Dean and Professor of Law
Dean O'Brien has been dean of the law school since 1988, before which he was associate dean. He has the longest continuous service at a single institution of any law school dean in the country and in 2012 was named one of the most influential people in legal education in a nationwide survey conducted by the National Jurist. He teaches Personal Income Tax and in the past has taught Taxation of Business Entities, Constitutional Law, and Legal Research and Writing.
From 1977 to 1985, Dean O'Brien was a senior attorney in the Office of the Chief Counsel of the Internal Revenue Service, heading the northeast region’s tax shelter program. He joined the faculty of New England Law | Boston in 1985.
Dean O'Brien served as chair of the Council of the American Bar Association’s Section of Legal Education and Admissions to the Bar in 2011-2012 and on the Council’s Executive Committee as immediate past chair in 2012-2013. He previously served as chair of the ABA's Accreditation Committee and of its Independent Law Schools Committee. He is a founding member and former president of the Consortium for Innovative Legal Education, Inc., a group of four independent law schools that offers joint study abroad programs, visit-in programs to provide geographic flexibility for students, and other creative programming and services for the four schools. He is also a former member of the civilian police review board, formally known as the Community Ombudsman Oversight Program, which was established in 2007 by Boston Mayor Thomas M. Menino to review accusations of serious misconduct against Boston police officers.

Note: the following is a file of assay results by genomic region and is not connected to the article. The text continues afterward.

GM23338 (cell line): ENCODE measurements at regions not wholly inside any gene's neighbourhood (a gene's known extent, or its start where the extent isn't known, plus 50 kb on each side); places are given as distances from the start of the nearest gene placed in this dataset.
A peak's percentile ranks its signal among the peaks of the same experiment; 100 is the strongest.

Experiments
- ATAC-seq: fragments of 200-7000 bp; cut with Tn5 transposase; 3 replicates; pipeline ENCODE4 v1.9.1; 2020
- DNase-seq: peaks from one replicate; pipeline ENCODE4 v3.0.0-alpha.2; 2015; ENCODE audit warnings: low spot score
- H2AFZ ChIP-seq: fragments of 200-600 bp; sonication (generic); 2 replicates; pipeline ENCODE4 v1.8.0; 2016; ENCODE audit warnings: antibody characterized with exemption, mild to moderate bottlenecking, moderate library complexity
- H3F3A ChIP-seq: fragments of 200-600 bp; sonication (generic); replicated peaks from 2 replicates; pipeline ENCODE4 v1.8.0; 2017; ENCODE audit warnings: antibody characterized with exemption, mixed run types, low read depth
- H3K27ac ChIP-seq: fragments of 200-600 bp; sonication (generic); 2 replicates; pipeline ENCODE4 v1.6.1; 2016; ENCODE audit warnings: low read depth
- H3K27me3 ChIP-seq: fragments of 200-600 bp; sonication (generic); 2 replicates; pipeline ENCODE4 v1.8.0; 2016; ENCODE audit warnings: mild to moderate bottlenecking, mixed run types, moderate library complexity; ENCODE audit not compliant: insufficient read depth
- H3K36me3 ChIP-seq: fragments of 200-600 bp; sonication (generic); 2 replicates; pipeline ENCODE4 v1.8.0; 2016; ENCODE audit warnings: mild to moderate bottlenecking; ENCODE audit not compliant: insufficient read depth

He has brought widespread recognition to the law school by attracting a broad range of distinguished visitors, including United States Supreme Court Justices Harry Blackmun, Ruth Bader Ginsburg, Anthony M. Kennedy, Sandra Day O’Connor, Antonin Scalia, and Clarence Thomas; Chief Justice John G. Roberts, Jr.; Dr. Hans Blix; Attorney General Janet Reno; and United States Senators Scott Brown and John F. Kerry.